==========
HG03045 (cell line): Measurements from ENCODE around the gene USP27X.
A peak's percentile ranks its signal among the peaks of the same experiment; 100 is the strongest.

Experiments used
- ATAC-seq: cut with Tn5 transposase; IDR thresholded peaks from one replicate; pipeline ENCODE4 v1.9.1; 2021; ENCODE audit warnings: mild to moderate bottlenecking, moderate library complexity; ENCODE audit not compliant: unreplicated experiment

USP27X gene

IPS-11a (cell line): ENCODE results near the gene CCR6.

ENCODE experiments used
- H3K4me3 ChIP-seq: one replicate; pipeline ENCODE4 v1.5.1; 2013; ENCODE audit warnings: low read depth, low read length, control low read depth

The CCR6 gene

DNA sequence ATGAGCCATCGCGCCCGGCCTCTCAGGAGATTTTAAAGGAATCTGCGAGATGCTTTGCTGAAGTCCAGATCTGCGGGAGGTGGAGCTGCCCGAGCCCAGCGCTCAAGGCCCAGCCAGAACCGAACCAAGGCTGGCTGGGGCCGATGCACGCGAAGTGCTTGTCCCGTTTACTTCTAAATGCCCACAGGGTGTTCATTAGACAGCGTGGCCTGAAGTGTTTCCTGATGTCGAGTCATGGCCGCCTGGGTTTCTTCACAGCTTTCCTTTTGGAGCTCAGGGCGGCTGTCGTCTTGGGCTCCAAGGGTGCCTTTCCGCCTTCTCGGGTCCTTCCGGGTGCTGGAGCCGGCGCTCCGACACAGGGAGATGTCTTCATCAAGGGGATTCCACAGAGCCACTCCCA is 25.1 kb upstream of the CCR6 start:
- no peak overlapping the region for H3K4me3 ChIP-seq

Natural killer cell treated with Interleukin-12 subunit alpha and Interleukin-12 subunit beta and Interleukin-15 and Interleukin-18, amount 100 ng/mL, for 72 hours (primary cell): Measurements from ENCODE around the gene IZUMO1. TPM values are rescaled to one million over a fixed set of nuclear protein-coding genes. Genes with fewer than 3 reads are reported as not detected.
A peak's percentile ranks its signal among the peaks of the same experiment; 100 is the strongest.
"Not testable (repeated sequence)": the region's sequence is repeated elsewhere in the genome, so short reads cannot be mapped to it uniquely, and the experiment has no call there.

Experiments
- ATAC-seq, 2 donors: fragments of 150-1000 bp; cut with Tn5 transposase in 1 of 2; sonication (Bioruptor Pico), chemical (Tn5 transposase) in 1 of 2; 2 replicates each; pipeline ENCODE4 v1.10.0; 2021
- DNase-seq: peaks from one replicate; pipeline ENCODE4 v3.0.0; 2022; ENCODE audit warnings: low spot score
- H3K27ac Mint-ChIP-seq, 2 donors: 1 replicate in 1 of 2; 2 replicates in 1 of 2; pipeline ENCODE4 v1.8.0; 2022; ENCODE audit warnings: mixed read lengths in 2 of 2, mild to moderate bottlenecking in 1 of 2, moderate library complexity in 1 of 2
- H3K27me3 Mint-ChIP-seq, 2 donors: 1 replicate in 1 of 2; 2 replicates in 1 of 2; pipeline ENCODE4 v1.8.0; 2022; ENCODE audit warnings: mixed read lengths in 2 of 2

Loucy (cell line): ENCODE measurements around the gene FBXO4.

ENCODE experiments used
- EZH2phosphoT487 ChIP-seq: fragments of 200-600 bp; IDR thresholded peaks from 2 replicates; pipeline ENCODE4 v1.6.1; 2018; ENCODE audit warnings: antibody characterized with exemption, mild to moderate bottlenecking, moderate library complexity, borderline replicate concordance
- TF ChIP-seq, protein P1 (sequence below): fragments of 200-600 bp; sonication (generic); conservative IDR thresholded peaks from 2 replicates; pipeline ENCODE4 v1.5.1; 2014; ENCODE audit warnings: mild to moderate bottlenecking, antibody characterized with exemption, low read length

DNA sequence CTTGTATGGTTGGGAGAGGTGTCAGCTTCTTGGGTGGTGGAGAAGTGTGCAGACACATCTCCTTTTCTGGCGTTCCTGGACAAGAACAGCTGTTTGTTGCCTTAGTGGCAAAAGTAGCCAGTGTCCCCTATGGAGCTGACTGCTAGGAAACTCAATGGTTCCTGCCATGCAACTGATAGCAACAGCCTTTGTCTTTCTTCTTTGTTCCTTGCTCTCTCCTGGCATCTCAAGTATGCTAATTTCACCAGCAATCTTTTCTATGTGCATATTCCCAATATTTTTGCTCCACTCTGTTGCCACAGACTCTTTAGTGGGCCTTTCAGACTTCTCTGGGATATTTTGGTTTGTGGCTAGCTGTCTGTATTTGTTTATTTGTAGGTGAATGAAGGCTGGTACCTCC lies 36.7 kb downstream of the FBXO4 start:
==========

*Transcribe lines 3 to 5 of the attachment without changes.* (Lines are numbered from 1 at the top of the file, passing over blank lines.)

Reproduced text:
Experiments used
- ATAC-seq: cut with Tn5 transposase; IDR thresholded peaks from one replicate; pipeline ENCODE4 v1.9.1; 2021; ENCODE audit warnings: mild to moderate bottlenecking, moderate library complexity; ENCODE audit not compliant: unreplicated experiment

USP27X gene